WASHINGTON, Feb. 18 (UPI) -- A new federal law allows commercial drones to fly over the United States by late 2015, officials said.
The drone language was included in a funding bill for the Federal Aviation Administration signed Tuesday by President Obama, The New York Times reported.
The bill requires the FAA to allow law enforcement agencies to use drones that weigh no more than 4.4 pounds and fly no higher than 400 feet within 90 days. It requires the agency to adopt rules allowing for the "safe integration" of drones into U.S. airspace by Sept. 30, 2015.
Drones have already been used for a wide variety of commercial purposes. Daniel Garate was making money producing aerial footage of properties for sale for real estate agents until the Los Angeles police warned him off.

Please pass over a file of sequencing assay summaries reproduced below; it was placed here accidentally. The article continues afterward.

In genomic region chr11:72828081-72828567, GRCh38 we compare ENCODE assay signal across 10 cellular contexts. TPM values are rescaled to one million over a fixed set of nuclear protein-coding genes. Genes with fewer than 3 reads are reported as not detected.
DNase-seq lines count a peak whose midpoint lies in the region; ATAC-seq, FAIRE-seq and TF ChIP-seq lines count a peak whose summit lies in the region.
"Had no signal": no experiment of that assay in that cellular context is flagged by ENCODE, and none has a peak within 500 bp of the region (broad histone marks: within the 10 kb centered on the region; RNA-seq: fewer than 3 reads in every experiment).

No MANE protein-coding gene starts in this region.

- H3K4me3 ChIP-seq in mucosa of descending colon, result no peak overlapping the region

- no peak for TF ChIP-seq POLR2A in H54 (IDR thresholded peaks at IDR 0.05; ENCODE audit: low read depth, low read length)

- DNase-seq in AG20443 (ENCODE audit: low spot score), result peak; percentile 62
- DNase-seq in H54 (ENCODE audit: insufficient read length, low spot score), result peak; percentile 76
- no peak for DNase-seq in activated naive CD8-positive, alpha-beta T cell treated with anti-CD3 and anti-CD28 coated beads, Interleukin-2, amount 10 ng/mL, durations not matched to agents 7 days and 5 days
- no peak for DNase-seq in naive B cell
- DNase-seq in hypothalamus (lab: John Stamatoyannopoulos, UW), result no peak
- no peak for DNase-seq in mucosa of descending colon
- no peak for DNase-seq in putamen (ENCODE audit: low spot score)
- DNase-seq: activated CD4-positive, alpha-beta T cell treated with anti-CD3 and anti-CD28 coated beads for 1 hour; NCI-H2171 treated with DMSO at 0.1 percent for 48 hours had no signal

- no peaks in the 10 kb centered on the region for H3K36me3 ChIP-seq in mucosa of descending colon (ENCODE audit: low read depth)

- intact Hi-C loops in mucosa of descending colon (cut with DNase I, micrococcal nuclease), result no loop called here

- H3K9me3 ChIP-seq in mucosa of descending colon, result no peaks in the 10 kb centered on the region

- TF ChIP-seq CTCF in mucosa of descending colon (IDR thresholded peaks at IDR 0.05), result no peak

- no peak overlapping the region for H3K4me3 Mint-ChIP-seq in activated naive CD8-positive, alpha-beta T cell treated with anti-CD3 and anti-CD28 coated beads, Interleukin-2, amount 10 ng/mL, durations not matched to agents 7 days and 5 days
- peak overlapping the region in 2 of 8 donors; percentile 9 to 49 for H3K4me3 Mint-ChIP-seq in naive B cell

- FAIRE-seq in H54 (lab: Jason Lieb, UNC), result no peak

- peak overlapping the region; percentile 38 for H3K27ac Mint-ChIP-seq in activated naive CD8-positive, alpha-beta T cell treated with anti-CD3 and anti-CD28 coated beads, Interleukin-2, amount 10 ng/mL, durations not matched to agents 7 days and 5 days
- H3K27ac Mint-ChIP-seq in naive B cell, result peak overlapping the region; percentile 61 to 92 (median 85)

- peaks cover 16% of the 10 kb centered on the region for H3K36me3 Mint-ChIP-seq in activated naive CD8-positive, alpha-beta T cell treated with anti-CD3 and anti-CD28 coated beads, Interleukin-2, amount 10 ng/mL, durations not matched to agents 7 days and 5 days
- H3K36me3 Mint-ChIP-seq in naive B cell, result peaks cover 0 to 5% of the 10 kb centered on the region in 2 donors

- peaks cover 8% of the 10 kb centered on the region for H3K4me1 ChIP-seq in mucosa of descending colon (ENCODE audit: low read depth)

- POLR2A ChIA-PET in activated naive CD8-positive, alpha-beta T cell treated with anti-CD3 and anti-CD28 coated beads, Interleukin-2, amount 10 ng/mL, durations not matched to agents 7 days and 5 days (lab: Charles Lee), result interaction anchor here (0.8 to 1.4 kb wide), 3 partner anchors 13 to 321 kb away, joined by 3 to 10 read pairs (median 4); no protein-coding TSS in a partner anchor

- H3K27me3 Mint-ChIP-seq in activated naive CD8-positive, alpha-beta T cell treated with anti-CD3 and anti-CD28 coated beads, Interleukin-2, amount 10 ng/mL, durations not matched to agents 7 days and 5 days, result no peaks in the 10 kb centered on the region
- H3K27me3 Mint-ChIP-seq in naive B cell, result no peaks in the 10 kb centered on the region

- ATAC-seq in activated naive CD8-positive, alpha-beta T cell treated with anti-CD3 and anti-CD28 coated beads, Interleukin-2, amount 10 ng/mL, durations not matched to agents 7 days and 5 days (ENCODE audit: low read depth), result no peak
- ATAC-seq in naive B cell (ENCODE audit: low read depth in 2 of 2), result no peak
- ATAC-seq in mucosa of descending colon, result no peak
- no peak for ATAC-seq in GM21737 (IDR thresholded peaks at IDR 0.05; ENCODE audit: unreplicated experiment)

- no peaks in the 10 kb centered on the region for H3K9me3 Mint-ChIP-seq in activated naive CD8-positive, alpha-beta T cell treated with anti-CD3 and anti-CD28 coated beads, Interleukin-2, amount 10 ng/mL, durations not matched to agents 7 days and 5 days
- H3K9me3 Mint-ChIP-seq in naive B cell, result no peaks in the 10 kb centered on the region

Cy Brown of Bunkie, La., developed what he calls a Dehogaflier -- a model airplane with a heat-sensing camera he uses to find feral pigs on his brother's rice farm. Drones have also been used to check for leaks in irrigation systems.
The American Civil Liberties Union worries that the bill contains no privacy language and suggests steps must be taken to provide guidelines for "routine aerial surveillance."